off the charts
BEYOND THE NUMBERS
BEYOND THE NUMBERS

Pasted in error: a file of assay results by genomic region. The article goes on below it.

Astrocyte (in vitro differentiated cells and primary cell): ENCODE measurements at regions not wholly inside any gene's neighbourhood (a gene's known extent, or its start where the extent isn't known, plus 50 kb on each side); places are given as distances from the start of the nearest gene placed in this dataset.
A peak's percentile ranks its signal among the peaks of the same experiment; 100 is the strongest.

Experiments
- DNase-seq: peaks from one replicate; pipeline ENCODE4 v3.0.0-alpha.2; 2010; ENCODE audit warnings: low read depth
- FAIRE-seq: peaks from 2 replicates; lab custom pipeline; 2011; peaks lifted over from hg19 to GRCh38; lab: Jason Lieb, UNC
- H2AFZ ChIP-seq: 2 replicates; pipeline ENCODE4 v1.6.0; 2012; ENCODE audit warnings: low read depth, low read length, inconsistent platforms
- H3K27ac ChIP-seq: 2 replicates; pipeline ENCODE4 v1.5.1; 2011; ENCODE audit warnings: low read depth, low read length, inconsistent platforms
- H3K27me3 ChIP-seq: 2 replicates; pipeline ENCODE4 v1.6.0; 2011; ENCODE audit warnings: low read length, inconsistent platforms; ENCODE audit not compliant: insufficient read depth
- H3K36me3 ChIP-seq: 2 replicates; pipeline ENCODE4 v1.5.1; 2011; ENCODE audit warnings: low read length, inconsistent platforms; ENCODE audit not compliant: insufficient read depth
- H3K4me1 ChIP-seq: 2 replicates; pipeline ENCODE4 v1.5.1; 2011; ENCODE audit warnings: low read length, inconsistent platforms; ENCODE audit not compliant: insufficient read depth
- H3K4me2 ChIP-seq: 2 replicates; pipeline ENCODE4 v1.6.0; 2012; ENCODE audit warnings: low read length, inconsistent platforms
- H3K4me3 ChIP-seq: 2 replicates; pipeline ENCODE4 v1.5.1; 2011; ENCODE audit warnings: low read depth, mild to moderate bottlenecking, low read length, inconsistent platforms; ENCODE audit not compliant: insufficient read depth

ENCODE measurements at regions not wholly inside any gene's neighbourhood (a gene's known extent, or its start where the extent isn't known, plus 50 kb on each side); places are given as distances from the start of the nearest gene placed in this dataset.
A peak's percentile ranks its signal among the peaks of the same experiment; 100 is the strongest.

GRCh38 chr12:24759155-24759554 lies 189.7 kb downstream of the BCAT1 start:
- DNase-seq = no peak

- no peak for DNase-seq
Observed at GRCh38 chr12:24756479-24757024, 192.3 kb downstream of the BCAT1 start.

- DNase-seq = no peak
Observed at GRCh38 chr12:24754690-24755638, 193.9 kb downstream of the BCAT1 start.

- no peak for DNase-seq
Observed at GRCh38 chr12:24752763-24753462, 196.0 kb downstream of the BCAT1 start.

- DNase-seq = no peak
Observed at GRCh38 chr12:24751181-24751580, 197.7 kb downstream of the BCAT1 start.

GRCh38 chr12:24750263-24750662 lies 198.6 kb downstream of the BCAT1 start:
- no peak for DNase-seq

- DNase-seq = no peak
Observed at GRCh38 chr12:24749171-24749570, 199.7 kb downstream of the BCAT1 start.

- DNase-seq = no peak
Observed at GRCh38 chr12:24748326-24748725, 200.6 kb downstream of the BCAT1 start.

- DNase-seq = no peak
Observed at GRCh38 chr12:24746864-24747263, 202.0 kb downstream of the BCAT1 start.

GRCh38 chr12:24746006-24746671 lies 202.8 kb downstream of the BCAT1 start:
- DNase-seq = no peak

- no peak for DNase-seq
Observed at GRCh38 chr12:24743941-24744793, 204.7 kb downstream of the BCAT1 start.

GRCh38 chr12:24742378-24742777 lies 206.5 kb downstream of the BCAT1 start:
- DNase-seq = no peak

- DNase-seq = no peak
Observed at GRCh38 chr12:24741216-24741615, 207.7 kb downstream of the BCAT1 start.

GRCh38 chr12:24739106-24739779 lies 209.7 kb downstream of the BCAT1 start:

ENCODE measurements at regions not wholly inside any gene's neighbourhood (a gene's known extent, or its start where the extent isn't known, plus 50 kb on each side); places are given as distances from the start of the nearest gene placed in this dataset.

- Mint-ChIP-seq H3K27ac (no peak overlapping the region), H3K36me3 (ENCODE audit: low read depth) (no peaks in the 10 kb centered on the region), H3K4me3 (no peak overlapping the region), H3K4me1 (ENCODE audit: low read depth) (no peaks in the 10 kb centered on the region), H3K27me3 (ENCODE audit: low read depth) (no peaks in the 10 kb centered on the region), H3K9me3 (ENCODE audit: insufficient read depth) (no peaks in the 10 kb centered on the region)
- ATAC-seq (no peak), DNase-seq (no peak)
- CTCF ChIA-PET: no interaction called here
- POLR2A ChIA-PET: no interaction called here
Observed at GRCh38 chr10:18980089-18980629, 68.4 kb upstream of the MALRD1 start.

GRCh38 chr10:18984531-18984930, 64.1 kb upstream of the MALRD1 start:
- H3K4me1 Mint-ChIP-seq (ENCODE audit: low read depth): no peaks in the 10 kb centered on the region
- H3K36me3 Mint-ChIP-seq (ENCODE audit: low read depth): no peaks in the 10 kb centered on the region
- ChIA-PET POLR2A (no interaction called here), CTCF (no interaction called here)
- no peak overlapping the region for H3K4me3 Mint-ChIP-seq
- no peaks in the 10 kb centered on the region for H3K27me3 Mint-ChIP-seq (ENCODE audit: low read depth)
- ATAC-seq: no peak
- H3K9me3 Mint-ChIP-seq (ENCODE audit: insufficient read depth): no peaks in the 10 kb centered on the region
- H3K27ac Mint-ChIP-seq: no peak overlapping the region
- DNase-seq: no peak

New York Governor Andrew Cuomo’s proposed business tax cuts — part of a $2 billion tax-cut package he outlined this week — would have a negligible impact on economic growth and job creation and would make it harder to fund education, roads, and other critical services that make the state a desirable place to do business. In an attempt to “attract and grow businesses across the state,” Governor Cuomo proposes cutting the corporate income tax rate from 7.1 percent to 6.5 percent and making some other technical changes (costing $346 million a year), creating a refundable property tax credit for manufacturers ($136 million), and eliminating the corporate tax for manufacturers in upstate New York ($25 million), for a total annual revenue loss of $507 million. But New York already has deeply cut corporate taxes on manufacturers in general and upstate manufacturers in particular. In 2007 it adopted “,” which sharply reduces or even eliminates corporate income taxes on manufacturers that sell most or all of their goods outside the state. Moreover, nearly all large manufacturers in New York already pay corporate income tax at the 6.5 percent rate, and most small upstate manufacturers pay at a 3.25 percent rate. As a result, the proposed rate cut and other corporate tax “reforms” would primarily benefit major Wall Street banks and other service businesses, not the manufacturers that Governor Cuomo cites in his call for new tax cuts. Every state has lost manufacturing jobs since 2007, but New York has ranked in the bottom ten states in retaining manufacturing jobs even though its total taxes on manufacturers are well below the national average, according to the conservative Tax Foundation. This is further evidence that cutting state and local business taxes doesn’t have a significant impact on how many jobs businesses create or where they put them. The reason is simple: state and local taxes represent a very small share — no more than 3-4 percent — of the average corporation’s total expenses. Labor, energy, transportation, building construction, and similar location-specific costs are much more significant expenses for corporations, and they often vary among states far more than state and local taxes do. They therefore have a much bigger impact on where businesses create jobs. A vast body of research backs this up, finding overall that cutting state and local business taxes by 10 percent — more than ten times the governor’s proposal — produces no more than a 3-4 percent gain in jobs after a decade. And even that small impact assumes that the tax cuts don’t result in cuts in public services that businesses value, like high-quality education and good roads and bridges. Frittering away half a billion dollars a year on new business tax cuts, despite the lack of evidence that previous tax cuts have worked, might send a symbolic message that the state is “business friendly” but would have little real impact on the state’s economic performance. New York can put the revenue to other uses — enabling more kids to get into pre-K programs or displaced workers to get retraining in community colleges, for example — that would do much more to enhance long-term growth.
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